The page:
A Tea Cup, a Convict, and a wise old Grandmother

I come from a long line of tea leaf readers. I have seen my future in the bottom of a cup. But more importantly, my past has been swayed by the reading of the leaves.

My Grandpa Jack emigrated from Cornwall, England after World War I. His father had been killed in action somewhere in France and my great grandmother and her three boys took the slow boat over to Ellis Island and eventually moved on to Minnesota, where Jack grew up. While he was taken out of England as a young boy, the young English boy was never taken out of him. Until his dying day he drank tea after every meal, preferably two cups, with sugar and cream. And whenever we ate at their home, which was often, we would sip tea with him after the meal was over.

There were special types of tea that we would have at Grandpa Jack’s. My grandparents would periodically get packages in the mail with their favorite brands which couldn’t be found in the American supermarket. But the most popular was the loose leaf tea. My grandma would heat the water, warm the tea pot, and then mix the loose tea with the boiling water. The lid would go on and the sheep’s wool tea cozy would be fitted in place. Then we would wait. Generally there was some old black licorice we could gnaw on that was kept in the back of the cupboard, so tough it perhaps was brought over from the mother country during the immigration process.

When the tea was finally ready to drink we would wait expectantly. My grandmother would pour our tea and note whether there were enough leaves to take a good reading or not. We wouldn’t fully know until we had finished our cup. As a child, the trick was to not drink too quickly, but let the leaves settle as you slurped. If we were lucky, we would end with a layer of tea leaves at the bottom of our cup. It was then that the magic would happen.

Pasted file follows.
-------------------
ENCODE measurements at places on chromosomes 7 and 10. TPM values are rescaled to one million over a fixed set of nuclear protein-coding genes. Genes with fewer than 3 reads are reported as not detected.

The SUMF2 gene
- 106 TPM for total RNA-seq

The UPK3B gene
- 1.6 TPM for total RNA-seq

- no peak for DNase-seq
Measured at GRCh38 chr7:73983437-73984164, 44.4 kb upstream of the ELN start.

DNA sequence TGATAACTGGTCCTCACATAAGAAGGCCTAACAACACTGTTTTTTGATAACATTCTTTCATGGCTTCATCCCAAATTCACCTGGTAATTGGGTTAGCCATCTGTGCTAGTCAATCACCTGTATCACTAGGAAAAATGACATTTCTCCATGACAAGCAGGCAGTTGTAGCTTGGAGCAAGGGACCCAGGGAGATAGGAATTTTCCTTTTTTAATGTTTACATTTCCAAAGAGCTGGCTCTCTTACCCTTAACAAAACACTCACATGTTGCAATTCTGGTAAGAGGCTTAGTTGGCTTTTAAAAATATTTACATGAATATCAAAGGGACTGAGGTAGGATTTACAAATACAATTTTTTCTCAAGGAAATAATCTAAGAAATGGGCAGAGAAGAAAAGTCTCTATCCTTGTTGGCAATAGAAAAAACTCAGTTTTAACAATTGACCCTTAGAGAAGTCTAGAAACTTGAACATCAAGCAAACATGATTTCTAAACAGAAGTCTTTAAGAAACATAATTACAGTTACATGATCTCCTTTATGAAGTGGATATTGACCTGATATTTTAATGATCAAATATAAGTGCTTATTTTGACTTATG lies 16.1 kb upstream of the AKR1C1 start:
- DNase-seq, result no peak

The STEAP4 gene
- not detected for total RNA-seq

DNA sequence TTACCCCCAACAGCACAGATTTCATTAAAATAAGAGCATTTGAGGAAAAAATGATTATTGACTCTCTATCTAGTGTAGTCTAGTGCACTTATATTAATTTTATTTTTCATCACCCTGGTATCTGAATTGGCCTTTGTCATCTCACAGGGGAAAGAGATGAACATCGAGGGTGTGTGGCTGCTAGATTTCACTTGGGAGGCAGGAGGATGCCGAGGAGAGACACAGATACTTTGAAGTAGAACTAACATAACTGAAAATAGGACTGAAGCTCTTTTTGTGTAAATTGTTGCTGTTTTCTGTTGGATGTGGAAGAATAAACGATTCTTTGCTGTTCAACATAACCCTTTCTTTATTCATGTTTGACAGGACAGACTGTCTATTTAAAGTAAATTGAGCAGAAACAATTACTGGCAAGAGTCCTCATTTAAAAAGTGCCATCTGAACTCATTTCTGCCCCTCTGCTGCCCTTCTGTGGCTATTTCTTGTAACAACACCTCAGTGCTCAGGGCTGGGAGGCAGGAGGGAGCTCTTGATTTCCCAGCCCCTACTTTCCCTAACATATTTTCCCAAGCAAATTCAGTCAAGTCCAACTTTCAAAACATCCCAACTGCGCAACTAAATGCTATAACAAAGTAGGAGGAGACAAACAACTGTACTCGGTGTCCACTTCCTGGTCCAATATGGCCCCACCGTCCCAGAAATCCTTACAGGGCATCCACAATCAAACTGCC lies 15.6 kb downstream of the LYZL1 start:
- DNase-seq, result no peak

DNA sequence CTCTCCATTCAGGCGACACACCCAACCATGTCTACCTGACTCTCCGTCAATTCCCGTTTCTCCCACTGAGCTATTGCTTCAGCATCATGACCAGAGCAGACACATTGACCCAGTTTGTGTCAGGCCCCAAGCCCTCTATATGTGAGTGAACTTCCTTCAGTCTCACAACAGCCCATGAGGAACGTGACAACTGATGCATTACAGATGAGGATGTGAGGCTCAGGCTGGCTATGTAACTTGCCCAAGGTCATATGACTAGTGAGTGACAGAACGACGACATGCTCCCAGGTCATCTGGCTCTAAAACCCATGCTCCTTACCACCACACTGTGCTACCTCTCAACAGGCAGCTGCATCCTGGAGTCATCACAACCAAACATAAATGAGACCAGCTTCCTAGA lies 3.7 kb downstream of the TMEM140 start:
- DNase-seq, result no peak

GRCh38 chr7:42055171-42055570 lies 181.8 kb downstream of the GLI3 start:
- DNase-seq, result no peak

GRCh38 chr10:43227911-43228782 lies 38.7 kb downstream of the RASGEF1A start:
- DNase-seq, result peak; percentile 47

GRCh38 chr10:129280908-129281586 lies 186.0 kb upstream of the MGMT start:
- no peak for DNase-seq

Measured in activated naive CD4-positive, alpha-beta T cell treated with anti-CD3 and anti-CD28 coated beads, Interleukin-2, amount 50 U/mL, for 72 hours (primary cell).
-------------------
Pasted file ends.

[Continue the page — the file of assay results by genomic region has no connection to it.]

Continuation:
There were strict rules for reading tea leaves in my grandparents’ home. First, you must take the cup and turn it over on your saucer. Second, you must spin the cup three times. Third, you must turn it over to reveal the message. Fourth, you must never, ever, point at the tea leaves in the cup.

The whole process was marked by anticipation. Intricate stories would reveal themselves in the little black specks at the bottom of the tea cup. In many ways it was similar to the ancients gazing up at the evening sky and reading the stories in the heavens. I remember tea leaves telling of dogs and donkeys, joy and sorrow. There were tractors and trees, and all sorts of potential disasters if we didn’t obey our parents. If a drip of tea escaped while reading the leaves it meant there would be crying in your future. Not a good thing. Grandpa Jack always found something to read in the bottom of that cup.

But it wasn’t until later in life that I realized the full potential of the tea leaf reading. We had driven across the Great Plains and into the Rocky Mountains, where my other set of grandparents lived. We didn’t often see Bob and Zoe, my father’s parents. When we did visit we made sure to get some good stories. And it wasn’t until I was married that the dots connected, or shall we say, the tea leaves aligned.